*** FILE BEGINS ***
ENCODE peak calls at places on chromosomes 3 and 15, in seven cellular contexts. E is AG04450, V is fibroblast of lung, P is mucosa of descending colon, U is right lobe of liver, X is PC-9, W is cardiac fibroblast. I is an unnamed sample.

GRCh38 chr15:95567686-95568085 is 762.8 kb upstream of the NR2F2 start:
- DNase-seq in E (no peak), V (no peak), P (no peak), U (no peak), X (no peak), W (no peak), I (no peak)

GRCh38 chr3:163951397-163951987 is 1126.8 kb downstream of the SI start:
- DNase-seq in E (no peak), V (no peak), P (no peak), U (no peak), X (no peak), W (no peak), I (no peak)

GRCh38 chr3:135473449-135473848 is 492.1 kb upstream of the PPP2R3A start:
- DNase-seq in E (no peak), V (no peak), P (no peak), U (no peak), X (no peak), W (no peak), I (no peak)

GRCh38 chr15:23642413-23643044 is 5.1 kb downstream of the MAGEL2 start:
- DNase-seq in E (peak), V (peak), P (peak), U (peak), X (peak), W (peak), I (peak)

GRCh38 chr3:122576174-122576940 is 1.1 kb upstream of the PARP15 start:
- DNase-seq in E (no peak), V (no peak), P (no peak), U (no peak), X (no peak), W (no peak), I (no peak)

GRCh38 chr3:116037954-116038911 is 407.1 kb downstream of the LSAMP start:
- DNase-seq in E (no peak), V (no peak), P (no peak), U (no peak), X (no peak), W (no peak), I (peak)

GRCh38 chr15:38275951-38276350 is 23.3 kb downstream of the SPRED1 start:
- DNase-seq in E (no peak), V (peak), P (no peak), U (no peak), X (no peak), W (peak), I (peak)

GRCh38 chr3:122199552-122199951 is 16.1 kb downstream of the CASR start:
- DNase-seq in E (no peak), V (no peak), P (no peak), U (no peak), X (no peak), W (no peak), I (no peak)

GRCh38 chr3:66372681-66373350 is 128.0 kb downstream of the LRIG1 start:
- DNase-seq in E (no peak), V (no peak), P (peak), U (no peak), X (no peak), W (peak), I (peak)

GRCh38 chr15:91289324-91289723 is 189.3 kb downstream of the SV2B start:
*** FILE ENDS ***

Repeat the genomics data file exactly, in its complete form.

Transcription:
ENCODE peak calls at places on chromosomes 3 and 15, in seven cellular contexts. E is AG04450, V is fibroblast of lung, P is mucosa of descending colon, U is right lobe of liver, X is PC-9, W is cardiac fibroblast. I is an unnamed sample.

GRCh38 chr15:95567686-95568085 is 762.8 kb upstream of the NR2F2 start:
- DNase-seq in E (no peak), V (no peak), P (no peak), U (no peak), X (no peak), W (no peak), I (no peak)

GRCh38 chr3:163951397-163951987 is 1126.8 kb downstream of the SI start:
- DNase-seq in E (no peak), V (no peak), P (no peak), U (no peak), X (no peak), W (no peak), I (no peak)

GRCh38 chr3:135473449-135473848 is 492.1 kb upstream of the PPP2R3A start:
- DNase-seq in E (no peak), V (no peak), P (no peak), U (no peak), X (no peak), W (no peak), I (no peak)

GRCh38 chr15:23642413-23643044 is 5.1 kb downstream of the MAGEL2 start:
- DNase-seq in E (peak), V (peak), P (peak), U (peak), X (peak), W (peak), I (peak)

GRCh38 chr3:122576174-122576940 is 1.1 kb upstream of the PARP15 start:
- DNase-seq in E (no peak), V (no peak), P (no peak), U (no peak), X (no peak), W (no peak), I (no peak)

GRCh38 chr3:116037954-116038911 is 407.1 kb downstream of the LSAMP start:
- DNase-seq in E (no peak), V (no peak), P (no peak), U (no peak), X (no peak), W (no peak), I (peak)

GRCh38 chr15:38275951-38276350 is 23.3 kb downstream of the SPRED1 start:
- DNase-seq in E (no peak), V (peak), P (no peak), U (no peak), X (no peak), W (peak), I (peak)

GRCh38 chr3:122199552-122199951 is 16.1 kb downstream of the CASR start:
- DNase-seq in E (no peak), V (no peak), P (no peak), U (no peak), X (no peak), W (no peak), I (no peak)

GRCh38 chr3:66372681-66373350 is 128.0 kb downstream of the LRIG1 start:
- DNase-seq in E (no peak), V (no peak), P (peak), U (no peak), X (no peak), W (peak), I (peak)

GRCh38 chr15:91289324-91289723 is 189.3 kb downstream of the SV2B start: